When we say infrastructure, we’re talking not just about bridges, freeways, and sewer lines but the entire suite of townscape and buildings that makes up the human habitat, especially the public realm, where the spiritual condition of our culture expresses itself in feats of architecture.
Though it’s difficult to imagine in today’s world of throwaway buildings in parking wastelands, Americans once did a spectacular job of honoring their own public life by endowing public space with beauty and grace. This was especially true at the turn of the previous century, during the period known as the Beaux Arts era, when the vibrant young nation and its “strenuous” young president, Theodore Roosevelt, stepped onto center stage in the theater of geopolitics.
The recognition that we had suddenly become the world’s leading industrial power prompted a “City Beautiful” movement to make America’s urban centers worthy of our new status. In a remarkably short period, we got a burst of fantastic public architecture that captured the soaring confidence of that historical moment. Unlike the fractious political mood of our time, that period of extraordinary innovation and vitality was marked by a striking consensus across the elites of society about the need for this great endeavor of public building. Politicians, architects, business leaders, and artists overwhelmingly agreed on the agenda, and the transformation of our cities proceeded with stunning swiftness.
It was really possible a century ago to imagine a Golden Age burgeoning. American cities had been made healthful with vast sanitary networks and clean water, surpassing the achievements of ancient Rome. Electric streetcars revolutionized urban transport.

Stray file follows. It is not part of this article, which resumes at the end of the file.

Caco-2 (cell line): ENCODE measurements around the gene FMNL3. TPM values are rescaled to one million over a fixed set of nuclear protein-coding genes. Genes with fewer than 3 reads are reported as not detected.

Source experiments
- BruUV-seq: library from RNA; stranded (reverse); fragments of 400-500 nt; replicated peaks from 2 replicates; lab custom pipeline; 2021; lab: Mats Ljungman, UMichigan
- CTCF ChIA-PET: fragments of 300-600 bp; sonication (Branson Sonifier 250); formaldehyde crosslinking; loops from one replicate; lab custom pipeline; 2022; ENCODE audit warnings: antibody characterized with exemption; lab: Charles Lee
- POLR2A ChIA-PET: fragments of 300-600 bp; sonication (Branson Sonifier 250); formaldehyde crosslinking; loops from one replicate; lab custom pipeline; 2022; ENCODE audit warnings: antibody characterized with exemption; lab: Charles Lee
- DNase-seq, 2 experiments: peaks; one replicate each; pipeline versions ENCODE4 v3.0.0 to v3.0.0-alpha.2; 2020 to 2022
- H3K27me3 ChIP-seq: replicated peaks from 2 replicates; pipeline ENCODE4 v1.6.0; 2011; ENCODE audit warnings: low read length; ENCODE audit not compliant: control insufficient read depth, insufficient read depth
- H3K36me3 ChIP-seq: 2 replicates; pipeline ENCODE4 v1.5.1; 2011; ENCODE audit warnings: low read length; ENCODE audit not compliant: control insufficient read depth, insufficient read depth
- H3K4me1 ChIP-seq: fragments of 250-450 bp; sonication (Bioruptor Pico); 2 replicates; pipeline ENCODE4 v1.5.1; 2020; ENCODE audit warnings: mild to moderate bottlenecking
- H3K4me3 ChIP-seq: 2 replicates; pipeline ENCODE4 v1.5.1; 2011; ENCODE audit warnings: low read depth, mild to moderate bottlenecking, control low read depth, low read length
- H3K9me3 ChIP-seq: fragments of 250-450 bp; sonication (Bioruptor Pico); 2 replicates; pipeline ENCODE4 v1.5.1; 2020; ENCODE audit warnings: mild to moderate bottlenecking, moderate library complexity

Elevators, telephones, affordable electric lighting, and central heating made daily existence a pleasure for the large, new middle class. The automobile was still a mere curiosity on the scene and had not come to tyrannize the streets. Great new steamships, as big and luxurious as the best hotels, conducted passengers from New York to London in a week or less. Collectively, it was a magic moment in American culture.
This staggering confidence in our society and its future expressed itself in neoclassical architecture. It is not hard to understand why. The building language of ancient Greece and Rome evoked the yearning spirit of democracy and the political soundness of a republic ruled by laws and principles, not personalities. Neoclassicism employed a vocabulary of decorative form that expressed powerful orders of unity, the mighty masses of columns, arches, and domes with their motifs of forms found in nature —trees, leaves, seashells, wings—which melded both strength and grace. It especially lent itself to monumental building, which suited so well a suddenly wealthy nation birthing so many new institutions: libraries, colleges, museums, courthouses, as well as train stations, theaters, and post offices.
This historic moment lasted roughly from the early 1890s to the Great Depression, after which it was replaced by a regime that is now curiously fading into history: the Modern Age. The great works of the City Beautiful movement were undertaken in a society that saw the human habitat as contiguous with nature, not necessarily inimical to it. The value of the human ecology was represented in artistry based on the fundamental mathematics of our world and all its parts. That holistic view of the human place in nature is waiting to be reclaimed by us. We can choose to surround ourselves with disposable, entropic clutter or reanimate American civic spirit with works of conscious artistry and adaptive permanence.
Learn more about the Reimagining Infrastructure series here.